- For layer two, I applied the Color Misc Effects – Saturation Increased-Warm preset. I added this to improve warmth and color intensity to the objects. I set the opacity at 40% to blend it.
- In layer three, I applied a texture overlay. I used yellowed antique paper with a layer mask so the texture only applies to the wall.
- For layer four, I applied another texture overlay. This time, I used a stained industrial floor image to add some wall intensity. I copied and pasted the layer mask from layer three.
- In layer five, I added a third texture overlay: Image Wash 1 for the decayed look. I copied and pasted the layer three mask, here.
- For layers six and seven – I applied scratches overlays 7 and 9 for additional decayed appearance. As with layers four and five, I copied and pasted the layer three mask.
- Advice on using masks for developing textures: when using several texture overlays in different layers, make sure all the texture masks are identical. This helps to create a more believable look.
- In layer eight, I applied a soft round vignette to emphasize the tomato and pepper area. I set the opacity at 81%.
- For layer nine, I applied a second vignette. This one is soft, but larger and slightly shifted to the left. This provides an overall mood and emphasizes the light direction from the left. During shooting, I placed a black panel to the right of the bottles to cut reflections and darken the right side of the image. This is further emphasized by shifting the vignette to the left.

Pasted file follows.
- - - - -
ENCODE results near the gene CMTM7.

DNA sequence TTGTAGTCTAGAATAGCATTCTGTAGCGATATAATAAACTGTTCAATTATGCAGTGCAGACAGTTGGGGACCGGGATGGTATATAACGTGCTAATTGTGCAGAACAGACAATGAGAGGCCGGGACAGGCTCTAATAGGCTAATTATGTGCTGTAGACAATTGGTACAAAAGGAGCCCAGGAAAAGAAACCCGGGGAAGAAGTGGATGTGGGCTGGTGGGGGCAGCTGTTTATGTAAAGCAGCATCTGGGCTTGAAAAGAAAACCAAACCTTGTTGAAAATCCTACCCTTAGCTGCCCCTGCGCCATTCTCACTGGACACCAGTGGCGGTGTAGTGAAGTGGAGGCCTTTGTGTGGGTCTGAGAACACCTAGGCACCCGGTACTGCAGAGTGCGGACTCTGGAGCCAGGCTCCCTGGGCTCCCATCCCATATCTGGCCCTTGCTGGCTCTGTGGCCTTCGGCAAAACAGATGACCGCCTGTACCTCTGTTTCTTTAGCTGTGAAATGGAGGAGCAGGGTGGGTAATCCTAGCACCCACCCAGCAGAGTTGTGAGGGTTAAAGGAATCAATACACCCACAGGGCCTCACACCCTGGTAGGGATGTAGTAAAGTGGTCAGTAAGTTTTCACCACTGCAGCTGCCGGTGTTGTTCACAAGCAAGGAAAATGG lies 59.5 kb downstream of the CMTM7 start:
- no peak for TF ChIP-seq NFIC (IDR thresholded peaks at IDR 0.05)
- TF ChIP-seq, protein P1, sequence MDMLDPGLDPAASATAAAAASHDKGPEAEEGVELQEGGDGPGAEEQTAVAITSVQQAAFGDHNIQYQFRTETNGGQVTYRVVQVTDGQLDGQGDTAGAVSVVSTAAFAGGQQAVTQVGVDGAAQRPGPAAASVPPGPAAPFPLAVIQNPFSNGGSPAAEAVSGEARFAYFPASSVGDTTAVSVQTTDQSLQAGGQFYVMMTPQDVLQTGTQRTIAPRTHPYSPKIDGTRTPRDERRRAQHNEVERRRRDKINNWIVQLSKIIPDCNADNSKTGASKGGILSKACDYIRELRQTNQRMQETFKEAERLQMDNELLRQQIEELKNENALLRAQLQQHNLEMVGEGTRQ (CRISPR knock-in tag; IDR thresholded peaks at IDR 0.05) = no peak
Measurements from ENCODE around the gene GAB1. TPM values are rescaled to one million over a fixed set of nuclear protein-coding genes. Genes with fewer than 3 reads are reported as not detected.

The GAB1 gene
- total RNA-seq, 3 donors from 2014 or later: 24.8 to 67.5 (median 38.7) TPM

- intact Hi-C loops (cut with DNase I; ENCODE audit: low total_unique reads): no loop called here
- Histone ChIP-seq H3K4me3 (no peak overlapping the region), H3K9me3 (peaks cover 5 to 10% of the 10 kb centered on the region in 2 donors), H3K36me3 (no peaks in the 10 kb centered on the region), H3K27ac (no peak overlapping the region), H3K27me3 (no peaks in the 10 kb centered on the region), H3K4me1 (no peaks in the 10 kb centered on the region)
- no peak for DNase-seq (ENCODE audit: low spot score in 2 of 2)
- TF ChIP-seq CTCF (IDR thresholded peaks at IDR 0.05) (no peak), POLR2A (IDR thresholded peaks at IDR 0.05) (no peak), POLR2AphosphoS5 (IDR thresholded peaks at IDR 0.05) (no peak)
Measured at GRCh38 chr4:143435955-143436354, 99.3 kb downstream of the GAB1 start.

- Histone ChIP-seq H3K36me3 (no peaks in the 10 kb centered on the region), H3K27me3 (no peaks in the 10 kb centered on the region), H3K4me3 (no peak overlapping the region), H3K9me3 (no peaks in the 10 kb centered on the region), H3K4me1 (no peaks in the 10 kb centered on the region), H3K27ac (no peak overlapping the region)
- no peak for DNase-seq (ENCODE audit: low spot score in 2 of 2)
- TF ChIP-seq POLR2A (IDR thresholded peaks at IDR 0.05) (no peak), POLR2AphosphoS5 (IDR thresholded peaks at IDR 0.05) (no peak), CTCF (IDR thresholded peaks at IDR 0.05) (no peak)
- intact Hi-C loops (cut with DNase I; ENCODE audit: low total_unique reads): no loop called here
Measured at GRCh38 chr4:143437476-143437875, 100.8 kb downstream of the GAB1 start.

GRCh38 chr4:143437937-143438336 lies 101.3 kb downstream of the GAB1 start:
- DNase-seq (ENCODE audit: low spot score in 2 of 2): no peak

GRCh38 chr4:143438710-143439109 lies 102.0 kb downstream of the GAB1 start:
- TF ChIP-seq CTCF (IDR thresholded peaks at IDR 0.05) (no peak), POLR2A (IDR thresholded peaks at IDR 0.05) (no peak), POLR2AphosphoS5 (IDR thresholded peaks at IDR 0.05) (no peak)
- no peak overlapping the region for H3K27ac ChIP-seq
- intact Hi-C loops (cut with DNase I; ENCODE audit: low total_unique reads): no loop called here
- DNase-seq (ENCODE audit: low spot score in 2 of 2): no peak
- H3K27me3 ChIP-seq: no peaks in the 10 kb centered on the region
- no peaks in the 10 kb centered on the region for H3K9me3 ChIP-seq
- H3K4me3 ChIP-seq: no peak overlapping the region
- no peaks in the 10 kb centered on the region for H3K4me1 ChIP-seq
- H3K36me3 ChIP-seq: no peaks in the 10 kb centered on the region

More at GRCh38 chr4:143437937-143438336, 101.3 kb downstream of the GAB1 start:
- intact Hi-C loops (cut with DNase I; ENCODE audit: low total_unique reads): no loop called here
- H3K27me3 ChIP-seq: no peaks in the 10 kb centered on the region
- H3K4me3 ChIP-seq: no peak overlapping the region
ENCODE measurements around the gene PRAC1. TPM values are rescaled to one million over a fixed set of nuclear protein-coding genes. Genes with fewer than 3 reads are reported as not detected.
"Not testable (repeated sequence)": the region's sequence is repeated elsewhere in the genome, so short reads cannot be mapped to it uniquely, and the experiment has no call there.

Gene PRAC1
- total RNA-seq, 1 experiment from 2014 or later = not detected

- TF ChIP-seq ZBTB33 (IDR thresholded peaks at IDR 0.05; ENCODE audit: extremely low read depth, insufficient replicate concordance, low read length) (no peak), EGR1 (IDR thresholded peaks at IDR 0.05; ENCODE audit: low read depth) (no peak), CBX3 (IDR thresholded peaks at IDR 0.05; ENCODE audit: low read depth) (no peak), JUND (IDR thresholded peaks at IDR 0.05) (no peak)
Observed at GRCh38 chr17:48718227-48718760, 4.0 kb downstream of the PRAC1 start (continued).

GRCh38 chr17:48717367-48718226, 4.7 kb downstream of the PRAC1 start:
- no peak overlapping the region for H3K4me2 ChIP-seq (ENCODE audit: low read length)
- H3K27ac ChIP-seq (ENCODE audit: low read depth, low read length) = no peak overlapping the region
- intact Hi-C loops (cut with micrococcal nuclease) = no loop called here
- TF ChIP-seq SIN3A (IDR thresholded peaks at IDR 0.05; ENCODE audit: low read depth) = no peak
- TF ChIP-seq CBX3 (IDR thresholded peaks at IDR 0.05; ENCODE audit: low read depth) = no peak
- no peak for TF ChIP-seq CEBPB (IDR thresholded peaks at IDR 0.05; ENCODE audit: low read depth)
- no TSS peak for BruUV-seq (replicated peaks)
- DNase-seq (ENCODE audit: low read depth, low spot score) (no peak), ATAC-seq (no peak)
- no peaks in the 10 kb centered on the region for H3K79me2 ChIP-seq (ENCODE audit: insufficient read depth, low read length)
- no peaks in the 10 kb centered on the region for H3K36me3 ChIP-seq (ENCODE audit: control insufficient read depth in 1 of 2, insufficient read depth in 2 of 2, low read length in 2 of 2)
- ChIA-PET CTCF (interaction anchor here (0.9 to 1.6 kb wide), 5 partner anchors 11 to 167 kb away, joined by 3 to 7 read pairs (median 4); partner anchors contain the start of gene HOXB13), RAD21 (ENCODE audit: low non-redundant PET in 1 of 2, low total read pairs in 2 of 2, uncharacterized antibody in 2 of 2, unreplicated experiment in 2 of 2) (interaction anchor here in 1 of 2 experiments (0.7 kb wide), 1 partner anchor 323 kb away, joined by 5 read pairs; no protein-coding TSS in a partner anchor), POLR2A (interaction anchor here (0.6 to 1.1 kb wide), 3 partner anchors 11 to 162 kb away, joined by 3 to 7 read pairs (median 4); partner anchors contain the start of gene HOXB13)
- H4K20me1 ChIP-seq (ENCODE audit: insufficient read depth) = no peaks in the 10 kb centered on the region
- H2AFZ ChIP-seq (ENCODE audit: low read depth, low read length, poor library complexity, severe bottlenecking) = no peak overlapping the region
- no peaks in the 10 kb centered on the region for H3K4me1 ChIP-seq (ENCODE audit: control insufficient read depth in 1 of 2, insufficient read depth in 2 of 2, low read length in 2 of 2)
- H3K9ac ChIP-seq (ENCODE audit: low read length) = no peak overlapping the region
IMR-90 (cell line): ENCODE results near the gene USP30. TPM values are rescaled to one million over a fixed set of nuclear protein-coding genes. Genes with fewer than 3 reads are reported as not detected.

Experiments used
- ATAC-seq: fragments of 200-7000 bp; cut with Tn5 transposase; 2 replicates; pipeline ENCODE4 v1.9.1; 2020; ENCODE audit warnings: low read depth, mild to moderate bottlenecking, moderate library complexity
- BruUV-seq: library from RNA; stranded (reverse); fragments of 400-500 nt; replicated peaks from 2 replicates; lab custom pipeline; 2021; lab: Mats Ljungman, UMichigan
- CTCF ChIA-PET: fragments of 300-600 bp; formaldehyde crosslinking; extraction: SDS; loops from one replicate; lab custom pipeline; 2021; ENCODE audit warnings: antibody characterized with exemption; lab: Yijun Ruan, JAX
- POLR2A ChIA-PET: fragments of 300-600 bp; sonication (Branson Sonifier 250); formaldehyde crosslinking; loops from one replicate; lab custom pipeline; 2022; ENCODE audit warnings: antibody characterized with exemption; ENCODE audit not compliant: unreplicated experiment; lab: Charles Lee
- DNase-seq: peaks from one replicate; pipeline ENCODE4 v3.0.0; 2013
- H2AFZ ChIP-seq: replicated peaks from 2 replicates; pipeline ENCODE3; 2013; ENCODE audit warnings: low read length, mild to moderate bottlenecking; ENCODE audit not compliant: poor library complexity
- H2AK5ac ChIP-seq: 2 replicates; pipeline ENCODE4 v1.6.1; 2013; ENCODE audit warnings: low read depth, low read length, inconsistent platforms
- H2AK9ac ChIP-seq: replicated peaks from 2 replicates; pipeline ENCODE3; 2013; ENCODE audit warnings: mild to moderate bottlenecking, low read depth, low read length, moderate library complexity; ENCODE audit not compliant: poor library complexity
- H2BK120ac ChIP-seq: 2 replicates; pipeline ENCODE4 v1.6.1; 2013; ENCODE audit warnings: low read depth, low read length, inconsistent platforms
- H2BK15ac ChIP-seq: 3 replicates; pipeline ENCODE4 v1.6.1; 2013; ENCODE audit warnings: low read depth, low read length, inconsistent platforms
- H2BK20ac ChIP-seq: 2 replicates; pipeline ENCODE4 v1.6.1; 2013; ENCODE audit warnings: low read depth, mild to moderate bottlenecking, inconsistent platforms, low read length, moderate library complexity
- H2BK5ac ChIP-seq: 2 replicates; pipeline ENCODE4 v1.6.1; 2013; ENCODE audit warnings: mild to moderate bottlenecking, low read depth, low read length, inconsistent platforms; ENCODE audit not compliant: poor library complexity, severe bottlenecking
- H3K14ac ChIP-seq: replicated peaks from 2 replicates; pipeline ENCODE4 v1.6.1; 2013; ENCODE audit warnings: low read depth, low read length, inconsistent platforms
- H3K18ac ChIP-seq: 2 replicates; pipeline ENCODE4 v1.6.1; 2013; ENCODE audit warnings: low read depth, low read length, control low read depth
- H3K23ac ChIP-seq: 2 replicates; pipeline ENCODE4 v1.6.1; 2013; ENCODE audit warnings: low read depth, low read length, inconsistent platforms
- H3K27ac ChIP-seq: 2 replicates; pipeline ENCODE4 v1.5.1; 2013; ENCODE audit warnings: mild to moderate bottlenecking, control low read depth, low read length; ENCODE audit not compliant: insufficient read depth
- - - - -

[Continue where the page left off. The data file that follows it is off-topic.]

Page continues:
- In layer ten, I made overall light adjustments. I lowered the contrast and increased the shadows.
- For layer eleven, I applied the Color Misc Effects – Golden Hour – Orange Most preset at 18% opacity to provide a warmer feel to the whole image.
- In layer twelve, I applied the Color Focus – Soften – Diffuse Glow – Low preset to reduce the image sharpness a little.
For the final step, I evaluated the overall intensity of the processing and decided to keep it at 100% intensity.
Once my editing process was completed, I created a custom preset using the filename to save all the work I’ve done. In case of a power outage or a computer crash, I can come right back to the original RAW file and apply the user preset in one step. The final image, layers, and settings will be restored.
Still life photography is a very challenging and rewarding practice. You use lots of tools and if you pay close attention, you can gain a lot of knowledge.
I love the look of the old master’s style. This mood can be created in Exposure X4 from start to finish using appropriate textures, film simulations, vignetting and toning.
On this project, I used the tethering capabilities of my camera along with Exposure’s folder monitoring. That helped me see the images on the computer screen as they were captured, giving me immediate visual feedback to make adjustments as required. I highly recommend doing this when shooting still life subjects.
I hope the images and the description of these methods will be useful to you. Enjoy shooting and ‘’painting’’ in the old master’s style!